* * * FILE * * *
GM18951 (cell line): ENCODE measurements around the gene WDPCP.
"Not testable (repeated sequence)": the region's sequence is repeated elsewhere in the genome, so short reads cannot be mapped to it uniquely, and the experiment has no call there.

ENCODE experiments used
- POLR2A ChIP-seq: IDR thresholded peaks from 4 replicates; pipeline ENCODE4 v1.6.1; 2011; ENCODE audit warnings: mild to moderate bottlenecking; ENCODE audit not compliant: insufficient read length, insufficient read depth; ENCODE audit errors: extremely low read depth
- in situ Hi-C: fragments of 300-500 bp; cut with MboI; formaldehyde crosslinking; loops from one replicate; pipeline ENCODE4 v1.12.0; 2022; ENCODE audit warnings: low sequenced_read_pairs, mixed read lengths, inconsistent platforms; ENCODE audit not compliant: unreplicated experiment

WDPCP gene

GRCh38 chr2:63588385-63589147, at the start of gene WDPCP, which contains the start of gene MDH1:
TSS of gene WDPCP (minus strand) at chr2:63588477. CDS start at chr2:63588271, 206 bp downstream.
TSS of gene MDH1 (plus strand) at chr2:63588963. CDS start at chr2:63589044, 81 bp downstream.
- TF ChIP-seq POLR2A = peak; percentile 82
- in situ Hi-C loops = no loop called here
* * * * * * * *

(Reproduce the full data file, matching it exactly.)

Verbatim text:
GM18951 (cell line): ENCODE measurements around the gene WDPCP.
"Not testable (repeated sequence)": the region's sequence is repeated elsewhere in the genome, so short reads cannot be mapped to it uniquely, and the experiment has no call there.

ENCODE experiments used
- POLR2A ChIP-seq: IDR thresholded peaks from 4 replicates; pipeline ENCODE4 v1.6.1; 2011; ENCODE audit warnings: mild to moderate bottlenecking; ENCODE audit not compliant: insufficient read length, insufficient read depth; ENCODE audit errors: extremely low read depth
- in situ Hi-C: fragments of 300-500 bp; cut with MboI; formaldehyde crosslinking; loops from one replicate; pipeline ENCODE4 v1.12.0; 2022; ENCODE audit warnings: low sequenced_read_pairs, mixed read lengths, inconsistent platforms; ENCODE audit not compliant: unreplicated experiment

WDPCP gene

GRCh38 chr2:63588385-63589147, at the start of gene WDPCP, which contains the start of gene MDH1:
TSS of gene WDPCP (minus strand) at chr2:63588477. CDS start at chr2:63588271, 206 bp downstream.
TSS of gene MDH1 (plus strand) at chr2:63588963. CDS start at chr2:63589044, 81 bp downstream.
- TF ChIP-seq POLR2A = peak; percentile 82
- in situ Hi-C loops = no loop called here